Forests are essential to our survival upon our spaceship Earth. Without them, our lands will become desert incapable of sustaining life. Trees are the forest’s interface between the atmosphere that we breathe and the land that we stand upon. Through the work of trees, we enjoy the benefits of soil creation, an active hydrological cycle, the moderation of climate, the exchange of carbon dioxide for oxygen through their respiration, the long-term sequestration of carbon, a nutrient rich landscape in which to manage and rotationally graze hogs on mast crops, a diverse forest habitat for wildlife, raw materials for the construction of our homes, and a place to retreat to in order to recharge our souls. Planted in endless rows of the same species, trees become a commodity on a plantation. While mixed species trees, together with herbs, fungi and their mycorrhizal associations, shrubs, brambles, fauna, exists as a diverse polyculture that is redundant and resilient to disturbance.
As small farmers participating in our market economy, we must show that diverse methods of maintaining a forest are just as, if not more, valuable to our income streams than the current practice of clear cutting a stand of timber every fifty to one-hundred fifty years to sell at commodity prices. To this end this article defines nine points that demonstrate why a forest, a polyculture of trees, is more valuable than the market value of their standing timber, once cut and processed into lumber.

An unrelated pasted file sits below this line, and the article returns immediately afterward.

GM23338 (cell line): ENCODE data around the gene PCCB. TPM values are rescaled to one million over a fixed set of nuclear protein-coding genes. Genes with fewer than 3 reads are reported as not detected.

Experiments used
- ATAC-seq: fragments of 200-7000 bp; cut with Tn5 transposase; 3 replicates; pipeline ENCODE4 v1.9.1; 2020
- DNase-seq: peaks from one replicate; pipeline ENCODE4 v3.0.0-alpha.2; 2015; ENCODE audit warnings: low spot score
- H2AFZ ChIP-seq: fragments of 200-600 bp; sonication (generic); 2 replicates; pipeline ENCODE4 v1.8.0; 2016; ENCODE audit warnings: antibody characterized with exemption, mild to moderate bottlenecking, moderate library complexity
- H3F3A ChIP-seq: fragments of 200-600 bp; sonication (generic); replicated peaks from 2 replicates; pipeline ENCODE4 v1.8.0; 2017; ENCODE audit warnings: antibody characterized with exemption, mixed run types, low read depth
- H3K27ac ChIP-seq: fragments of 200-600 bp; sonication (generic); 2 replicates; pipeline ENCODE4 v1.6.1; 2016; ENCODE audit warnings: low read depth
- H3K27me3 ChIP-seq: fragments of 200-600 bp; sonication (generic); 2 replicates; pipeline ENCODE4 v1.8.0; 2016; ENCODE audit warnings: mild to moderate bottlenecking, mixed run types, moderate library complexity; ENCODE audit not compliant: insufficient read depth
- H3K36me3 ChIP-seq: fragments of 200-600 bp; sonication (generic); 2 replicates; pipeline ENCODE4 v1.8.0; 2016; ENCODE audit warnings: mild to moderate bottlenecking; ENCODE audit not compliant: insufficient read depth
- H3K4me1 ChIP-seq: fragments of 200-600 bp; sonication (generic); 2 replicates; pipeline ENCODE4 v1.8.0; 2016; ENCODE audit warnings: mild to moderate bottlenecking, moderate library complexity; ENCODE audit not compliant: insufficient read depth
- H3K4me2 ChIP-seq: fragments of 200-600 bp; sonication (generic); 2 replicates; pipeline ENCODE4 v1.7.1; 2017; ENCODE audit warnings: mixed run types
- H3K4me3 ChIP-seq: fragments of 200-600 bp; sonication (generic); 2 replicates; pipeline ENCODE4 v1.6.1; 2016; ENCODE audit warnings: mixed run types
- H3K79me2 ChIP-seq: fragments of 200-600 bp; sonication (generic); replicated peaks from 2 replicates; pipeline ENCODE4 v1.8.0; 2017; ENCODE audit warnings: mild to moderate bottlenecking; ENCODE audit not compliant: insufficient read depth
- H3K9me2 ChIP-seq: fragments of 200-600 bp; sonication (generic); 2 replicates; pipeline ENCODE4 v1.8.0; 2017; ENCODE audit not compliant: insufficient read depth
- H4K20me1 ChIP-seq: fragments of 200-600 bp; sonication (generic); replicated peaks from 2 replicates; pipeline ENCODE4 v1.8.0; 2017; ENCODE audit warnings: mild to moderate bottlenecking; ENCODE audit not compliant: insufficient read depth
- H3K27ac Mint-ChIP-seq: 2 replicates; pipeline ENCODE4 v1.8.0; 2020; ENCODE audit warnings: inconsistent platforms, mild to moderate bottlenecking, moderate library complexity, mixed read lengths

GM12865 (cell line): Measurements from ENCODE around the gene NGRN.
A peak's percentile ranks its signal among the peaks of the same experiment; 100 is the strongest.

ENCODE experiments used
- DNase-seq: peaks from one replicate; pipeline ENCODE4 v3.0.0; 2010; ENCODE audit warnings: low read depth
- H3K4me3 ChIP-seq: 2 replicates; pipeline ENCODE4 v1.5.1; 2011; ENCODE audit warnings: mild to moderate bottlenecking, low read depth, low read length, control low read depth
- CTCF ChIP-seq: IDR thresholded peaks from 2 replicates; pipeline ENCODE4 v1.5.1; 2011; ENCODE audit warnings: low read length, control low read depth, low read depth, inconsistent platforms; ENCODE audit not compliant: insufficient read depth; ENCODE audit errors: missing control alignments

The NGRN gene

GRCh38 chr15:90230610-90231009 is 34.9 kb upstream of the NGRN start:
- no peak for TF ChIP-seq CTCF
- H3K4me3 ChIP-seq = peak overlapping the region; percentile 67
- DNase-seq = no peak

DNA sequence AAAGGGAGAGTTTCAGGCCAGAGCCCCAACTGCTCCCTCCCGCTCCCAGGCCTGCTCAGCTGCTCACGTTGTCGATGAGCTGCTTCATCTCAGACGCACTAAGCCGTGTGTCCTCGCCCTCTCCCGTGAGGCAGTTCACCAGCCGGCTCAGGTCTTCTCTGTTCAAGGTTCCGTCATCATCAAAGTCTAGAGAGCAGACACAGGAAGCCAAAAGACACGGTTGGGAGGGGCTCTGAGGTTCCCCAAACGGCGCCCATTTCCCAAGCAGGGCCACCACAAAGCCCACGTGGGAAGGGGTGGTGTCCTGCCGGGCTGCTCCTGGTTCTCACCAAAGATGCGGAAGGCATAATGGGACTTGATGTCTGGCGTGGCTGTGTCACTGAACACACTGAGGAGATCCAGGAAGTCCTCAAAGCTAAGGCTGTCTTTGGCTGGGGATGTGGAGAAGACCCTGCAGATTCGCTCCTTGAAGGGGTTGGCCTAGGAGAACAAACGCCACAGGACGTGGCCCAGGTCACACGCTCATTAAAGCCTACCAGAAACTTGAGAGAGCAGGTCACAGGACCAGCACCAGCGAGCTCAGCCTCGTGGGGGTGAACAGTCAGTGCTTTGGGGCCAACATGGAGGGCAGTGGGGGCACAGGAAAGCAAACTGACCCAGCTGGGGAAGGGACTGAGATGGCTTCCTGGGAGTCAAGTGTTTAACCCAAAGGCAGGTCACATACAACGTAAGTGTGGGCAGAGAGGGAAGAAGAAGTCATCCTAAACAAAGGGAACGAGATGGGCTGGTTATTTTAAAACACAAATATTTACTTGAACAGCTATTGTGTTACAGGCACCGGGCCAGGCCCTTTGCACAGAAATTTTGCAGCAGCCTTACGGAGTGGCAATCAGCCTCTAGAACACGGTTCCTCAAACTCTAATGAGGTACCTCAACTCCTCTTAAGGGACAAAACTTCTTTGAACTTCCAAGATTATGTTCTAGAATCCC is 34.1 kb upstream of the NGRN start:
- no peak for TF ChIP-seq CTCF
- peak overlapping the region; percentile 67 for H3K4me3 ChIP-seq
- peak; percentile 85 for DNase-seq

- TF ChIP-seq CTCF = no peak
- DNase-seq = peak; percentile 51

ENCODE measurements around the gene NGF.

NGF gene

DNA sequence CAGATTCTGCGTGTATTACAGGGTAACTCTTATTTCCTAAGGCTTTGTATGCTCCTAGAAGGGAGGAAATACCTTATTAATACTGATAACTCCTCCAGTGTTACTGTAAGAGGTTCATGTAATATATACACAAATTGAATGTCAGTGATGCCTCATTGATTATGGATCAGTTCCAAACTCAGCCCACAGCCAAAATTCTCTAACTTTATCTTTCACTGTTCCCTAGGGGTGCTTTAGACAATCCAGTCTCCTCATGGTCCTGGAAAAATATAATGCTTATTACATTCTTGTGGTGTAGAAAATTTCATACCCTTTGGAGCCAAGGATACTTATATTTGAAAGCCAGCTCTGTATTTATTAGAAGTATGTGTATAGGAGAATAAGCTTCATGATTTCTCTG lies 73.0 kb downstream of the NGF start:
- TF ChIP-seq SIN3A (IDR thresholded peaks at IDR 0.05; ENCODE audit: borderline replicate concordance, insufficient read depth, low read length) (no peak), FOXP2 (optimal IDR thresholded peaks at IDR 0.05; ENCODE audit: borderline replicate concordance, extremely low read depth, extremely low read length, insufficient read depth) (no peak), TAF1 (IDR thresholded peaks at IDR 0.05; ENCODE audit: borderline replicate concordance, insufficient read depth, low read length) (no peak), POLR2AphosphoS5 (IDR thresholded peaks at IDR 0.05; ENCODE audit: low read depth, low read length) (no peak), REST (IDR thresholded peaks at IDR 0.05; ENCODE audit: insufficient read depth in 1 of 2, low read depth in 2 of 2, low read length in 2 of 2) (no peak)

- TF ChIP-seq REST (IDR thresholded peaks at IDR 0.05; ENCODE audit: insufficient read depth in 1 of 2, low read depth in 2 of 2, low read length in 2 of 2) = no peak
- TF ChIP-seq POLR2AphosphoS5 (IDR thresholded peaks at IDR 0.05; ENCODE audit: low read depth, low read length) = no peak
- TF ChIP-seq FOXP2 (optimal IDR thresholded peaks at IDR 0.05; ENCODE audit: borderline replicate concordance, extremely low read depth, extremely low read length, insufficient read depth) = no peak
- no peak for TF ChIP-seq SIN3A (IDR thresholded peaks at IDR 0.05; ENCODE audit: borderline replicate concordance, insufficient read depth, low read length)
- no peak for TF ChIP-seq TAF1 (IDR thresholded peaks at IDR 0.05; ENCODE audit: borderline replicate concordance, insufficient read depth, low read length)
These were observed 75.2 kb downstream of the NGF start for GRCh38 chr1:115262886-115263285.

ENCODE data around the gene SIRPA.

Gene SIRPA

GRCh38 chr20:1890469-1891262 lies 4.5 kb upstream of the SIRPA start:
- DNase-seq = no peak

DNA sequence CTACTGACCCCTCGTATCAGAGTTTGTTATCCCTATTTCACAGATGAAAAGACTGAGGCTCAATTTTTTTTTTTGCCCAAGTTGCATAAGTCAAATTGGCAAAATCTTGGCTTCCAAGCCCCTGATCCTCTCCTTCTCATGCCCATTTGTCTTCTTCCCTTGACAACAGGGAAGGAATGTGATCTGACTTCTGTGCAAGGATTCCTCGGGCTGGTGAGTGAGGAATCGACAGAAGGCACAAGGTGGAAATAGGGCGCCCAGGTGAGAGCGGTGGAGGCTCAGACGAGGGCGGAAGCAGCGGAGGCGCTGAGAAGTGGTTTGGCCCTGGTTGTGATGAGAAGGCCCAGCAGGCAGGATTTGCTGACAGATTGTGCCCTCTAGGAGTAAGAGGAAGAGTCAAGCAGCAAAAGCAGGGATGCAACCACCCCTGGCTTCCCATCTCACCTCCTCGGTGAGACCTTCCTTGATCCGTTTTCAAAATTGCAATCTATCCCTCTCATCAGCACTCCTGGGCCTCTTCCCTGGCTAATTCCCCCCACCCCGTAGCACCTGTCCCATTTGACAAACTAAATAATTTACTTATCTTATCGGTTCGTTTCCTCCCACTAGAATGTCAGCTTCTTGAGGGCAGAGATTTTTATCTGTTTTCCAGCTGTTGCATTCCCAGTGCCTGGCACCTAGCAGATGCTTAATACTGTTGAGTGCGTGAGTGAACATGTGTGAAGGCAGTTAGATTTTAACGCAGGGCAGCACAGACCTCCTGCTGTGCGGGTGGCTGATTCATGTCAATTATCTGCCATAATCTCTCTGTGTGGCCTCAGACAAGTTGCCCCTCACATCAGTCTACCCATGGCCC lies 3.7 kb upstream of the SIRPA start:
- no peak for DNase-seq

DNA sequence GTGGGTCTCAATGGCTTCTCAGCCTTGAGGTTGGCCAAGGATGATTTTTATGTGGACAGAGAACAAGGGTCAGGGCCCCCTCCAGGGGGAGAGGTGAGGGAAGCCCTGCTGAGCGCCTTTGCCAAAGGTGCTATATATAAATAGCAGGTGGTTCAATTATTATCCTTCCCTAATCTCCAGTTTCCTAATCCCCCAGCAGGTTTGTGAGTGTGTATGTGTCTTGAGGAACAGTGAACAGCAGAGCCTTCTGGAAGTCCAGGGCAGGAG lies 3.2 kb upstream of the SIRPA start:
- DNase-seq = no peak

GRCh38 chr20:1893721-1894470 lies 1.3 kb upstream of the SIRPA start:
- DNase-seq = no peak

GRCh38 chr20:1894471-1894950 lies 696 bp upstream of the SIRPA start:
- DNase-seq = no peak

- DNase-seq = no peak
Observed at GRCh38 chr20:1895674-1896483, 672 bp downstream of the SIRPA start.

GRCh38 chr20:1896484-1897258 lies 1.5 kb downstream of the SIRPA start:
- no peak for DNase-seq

Healthy soil is essential to all life on our planet, and forests composed of deciduous trees are efficient creators of soils. Using the mechanics and chemistry of their roots to break apart stones, they are able to extract and add nutrients with the humic acids that exists in the humus of their shed leaves carpeting the forest floor. As recyclers of nutrients, trees capably steward this production of humus from the tonnage of their decomposing leaves, making it available for the entire forest. This seasonal cycle of rebirth, growth, and death carpets the forest with the trees detritus, the byproduct of nutrient scavenging from deep within the earth, solar energy harvesting courtesy of photosynthesis, and water harvesting from the ground and the air. Together these processes redistribute this wealth throughout the forest in the fall and winter, sheltering the soil from the potential of erosion from the cold weather and seasonal rains, as well as contributing the carbon and nutrients that are necessary for the soil food web to regernatively create new soils. The fungi and microfauna, having found a suitable niche in these woodland soils, work together with the trees to exchange nutrients and to break down the leaves into humus rich topsoil, which allows for the continued growth of new trees, mushrooms, shrubs, and a plethora of wildlife.